Nearly 2.1 million EPF members are to benefit from Amendments to the EPF Act No. 15 of 1958, which will be presented in Parliament next month, Presidential Secretariat sources said yesterday.
Among the benefits are the release of 30 per cent or up to as much as a year’s contribution of the member’s deposits for major surgery, and accidents, and the release of 30 percent of the deposit as a pre-retirement benefit for housing purposes.
EPF Superintendent L. Y. Dharmasena told The Island yesterday that Minister of Labour and Manpower Athauda Seneviratna had, on the instructions of President Mahinda Rajapaksa to provide increased benefits for the welfare of the working class, decided to bring the proposed Amendments before the 50th Anniversary of the Employees Provident Fund in July.
He said a meeting in this connection was convened by the Minister with the participation of the Secretary to the Ministry of Labour and Manpower Mahinda Madihewa and the Commissioner of Labour (EPF) Upali Wijeweera at the Ministry yesterday.
It was proposed that the present system of providing Housing loans through the Banks should be done away with as the benefit was not achieved when the interest rates charged by banks was a considerable portion of repayment of the loans. The new amendments intended to target the provision of loans at a low interest.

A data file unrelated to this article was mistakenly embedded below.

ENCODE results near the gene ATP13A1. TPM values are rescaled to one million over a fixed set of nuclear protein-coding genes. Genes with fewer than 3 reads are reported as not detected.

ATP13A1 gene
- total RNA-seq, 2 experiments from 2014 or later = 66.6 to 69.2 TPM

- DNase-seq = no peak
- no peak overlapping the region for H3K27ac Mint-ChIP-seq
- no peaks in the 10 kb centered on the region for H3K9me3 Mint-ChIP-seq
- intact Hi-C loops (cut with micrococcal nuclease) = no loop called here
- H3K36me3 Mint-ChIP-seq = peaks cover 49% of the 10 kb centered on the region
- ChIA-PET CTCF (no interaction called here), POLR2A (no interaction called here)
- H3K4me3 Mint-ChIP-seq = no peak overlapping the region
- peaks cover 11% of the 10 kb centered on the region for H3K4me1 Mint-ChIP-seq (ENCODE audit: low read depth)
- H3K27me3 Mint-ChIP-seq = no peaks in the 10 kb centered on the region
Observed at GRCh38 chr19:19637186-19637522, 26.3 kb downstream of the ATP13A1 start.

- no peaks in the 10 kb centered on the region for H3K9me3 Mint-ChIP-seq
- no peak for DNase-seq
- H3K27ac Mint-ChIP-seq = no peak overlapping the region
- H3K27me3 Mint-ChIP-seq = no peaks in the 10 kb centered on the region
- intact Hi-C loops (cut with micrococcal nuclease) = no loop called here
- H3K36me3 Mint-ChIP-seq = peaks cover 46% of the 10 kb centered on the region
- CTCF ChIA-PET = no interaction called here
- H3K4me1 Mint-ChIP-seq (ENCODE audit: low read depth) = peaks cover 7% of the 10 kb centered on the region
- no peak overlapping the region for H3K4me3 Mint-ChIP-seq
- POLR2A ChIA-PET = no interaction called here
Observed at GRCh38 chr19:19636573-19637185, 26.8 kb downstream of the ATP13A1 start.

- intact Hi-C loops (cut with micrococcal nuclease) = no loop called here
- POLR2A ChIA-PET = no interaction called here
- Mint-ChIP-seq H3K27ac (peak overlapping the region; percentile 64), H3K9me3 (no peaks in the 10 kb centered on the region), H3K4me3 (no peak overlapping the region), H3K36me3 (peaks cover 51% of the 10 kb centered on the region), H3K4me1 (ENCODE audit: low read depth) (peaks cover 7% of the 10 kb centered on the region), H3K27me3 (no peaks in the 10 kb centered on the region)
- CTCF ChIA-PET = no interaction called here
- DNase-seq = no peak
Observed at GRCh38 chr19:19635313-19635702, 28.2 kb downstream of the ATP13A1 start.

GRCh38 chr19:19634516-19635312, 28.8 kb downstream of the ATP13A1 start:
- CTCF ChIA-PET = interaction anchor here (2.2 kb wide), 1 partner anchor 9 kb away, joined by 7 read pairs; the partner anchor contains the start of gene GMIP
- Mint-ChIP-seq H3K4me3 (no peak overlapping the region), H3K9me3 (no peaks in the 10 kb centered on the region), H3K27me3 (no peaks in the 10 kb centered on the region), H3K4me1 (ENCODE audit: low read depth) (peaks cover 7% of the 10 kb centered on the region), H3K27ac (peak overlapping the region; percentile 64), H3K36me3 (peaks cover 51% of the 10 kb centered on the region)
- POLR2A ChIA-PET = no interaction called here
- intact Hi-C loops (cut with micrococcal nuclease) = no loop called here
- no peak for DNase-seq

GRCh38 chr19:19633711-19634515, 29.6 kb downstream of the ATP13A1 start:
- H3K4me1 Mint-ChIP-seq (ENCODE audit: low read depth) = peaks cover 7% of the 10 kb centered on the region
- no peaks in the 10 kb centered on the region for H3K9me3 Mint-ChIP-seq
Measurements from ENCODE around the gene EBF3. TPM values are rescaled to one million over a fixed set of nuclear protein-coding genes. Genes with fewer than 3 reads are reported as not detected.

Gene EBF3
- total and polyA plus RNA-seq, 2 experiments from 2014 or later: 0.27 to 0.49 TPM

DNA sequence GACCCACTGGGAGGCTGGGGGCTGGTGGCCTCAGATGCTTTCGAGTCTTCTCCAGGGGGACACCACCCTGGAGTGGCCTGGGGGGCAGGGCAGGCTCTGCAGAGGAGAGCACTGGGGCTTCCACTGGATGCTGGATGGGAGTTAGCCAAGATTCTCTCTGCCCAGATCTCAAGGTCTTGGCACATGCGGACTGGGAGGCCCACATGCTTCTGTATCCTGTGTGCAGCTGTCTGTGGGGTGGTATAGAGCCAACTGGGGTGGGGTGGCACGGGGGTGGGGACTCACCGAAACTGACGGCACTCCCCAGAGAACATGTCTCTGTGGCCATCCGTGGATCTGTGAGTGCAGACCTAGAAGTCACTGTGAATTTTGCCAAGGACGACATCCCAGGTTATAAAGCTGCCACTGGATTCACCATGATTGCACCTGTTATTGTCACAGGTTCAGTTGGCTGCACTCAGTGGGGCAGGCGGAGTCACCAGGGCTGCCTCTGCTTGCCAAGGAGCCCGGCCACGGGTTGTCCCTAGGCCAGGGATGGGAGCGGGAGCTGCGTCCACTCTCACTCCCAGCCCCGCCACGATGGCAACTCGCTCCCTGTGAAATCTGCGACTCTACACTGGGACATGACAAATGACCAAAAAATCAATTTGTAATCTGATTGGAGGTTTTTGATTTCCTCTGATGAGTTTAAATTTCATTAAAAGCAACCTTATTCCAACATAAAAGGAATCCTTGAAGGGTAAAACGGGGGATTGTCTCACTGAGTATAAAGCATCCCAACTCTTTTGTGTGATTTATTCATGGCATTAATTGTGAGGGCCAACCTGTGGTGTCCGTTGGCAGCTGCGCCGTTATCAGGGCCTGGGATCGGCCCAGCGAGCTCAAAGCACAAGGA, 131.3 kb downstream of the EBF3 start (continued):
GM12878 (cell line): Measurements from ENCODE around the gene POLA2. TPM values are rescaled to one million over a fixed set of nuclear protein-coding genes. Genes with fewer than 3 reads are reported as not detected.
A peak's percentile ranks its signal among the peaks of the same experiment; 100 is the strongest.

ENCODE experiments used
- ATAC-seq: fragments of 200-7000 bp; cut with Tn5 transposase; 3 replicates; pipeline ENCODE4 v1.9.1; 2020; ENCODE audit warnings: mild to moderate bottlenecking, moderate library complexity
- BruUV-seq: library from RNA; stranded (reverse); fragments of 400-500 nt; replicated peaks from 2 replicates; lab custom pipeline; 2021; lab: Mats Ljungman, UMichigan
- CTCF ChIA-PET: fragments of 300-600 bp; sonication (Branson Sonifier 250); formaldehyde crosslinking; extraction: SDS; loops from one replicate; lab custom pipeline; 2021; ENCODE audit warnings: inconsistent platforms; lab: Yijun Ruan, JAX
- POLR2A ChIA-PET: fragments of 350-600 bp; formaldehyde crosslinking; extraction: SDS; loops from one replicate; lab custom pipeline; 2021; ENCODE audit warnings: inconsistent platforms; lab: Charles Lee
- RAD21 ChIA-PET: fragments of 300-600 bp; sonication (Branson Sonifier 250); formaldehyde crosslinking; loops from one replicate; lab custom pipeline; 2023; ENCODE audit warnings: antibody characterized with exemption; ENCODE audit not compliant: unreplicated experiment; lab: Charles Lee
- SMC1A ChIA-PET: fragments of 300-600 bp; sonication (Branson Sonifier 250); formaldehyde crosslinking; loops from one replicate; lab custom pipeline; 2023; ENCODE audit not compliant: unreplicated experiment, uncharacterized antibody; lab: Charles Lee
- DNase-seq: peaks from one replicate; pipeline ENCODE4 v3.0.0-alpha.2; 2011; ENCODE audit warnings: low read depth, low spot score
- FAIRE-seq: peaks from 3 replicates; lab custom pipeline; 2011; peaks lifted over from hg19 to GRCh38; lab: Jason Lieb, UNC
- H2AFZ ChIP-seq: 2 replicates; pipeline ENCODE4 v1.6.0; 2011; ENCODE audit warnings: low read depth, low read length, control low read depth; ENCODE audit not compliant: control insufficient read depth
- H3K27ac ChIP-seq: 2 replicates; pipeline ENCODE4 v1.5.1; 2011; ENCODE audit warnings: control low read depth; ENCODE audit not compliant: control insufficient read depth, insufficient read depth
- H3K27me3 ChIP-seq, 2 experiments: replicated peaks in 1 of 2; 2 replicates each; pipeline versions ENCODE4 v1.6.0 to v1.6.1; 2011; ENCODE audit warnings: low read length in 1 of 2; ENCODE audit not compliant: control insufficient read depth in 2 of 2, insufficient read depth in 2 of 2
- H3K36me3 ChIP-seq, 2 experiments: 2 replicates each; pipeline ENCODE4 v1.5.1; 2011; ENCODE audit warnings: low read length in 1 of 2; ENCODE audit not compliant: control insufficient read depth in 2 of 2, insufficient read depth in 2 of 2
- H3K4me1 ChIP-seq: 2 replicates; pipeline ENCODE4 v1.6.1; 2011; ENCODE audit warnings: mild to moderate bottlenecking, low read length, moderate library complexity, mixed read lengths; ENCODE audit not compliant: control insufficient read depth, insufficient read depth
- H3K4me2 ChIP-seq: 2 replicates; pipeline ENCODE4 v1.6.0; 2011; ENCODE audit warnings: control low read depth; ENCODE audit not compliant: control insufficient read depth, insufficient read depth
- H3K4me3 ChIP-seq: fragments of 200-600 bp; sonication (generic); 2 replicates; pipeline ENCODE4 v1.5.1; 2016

At present, the EPF division at the Ministry of Labour provides a certificate to the Banks guaranteeing payment of Housing loans up to 75 per cent of the deposits held by the individual member in case of default. But most Banks are in the habit of not taking follow up action to ensure that borrower pays up the instalments regularly in time.
For instance when the member obtains a loan at 20 per cent interest the Banks add a surcharge of 4 per cent for delays and the interest goes up to 24 per cent, whereas the depositors were paid only 10.2 per cent as interest on their EPF deposits in 2006 and 11.2 per cent in 2007.
The members received only 11.2 percent interest while paying 24 percent interest on bank loans and the balance in payments is added on to their original loan without their knowledge whereby their deposits decrease gradually when they continue to default paying their instalments, leaving them without any funds when they retire.
Therefore, it was proposed to do away with the old scheme and introduce the new system where 30 per cent of the deposit would be granted for housing purposes as a pre-retirement benefit.
Similarly, members face financial difficulties when they have to undergo major surgery such as a Bypass operation or Kidney transplant and it was proposed that 30 percent of the deposits would be granted to members in such cases.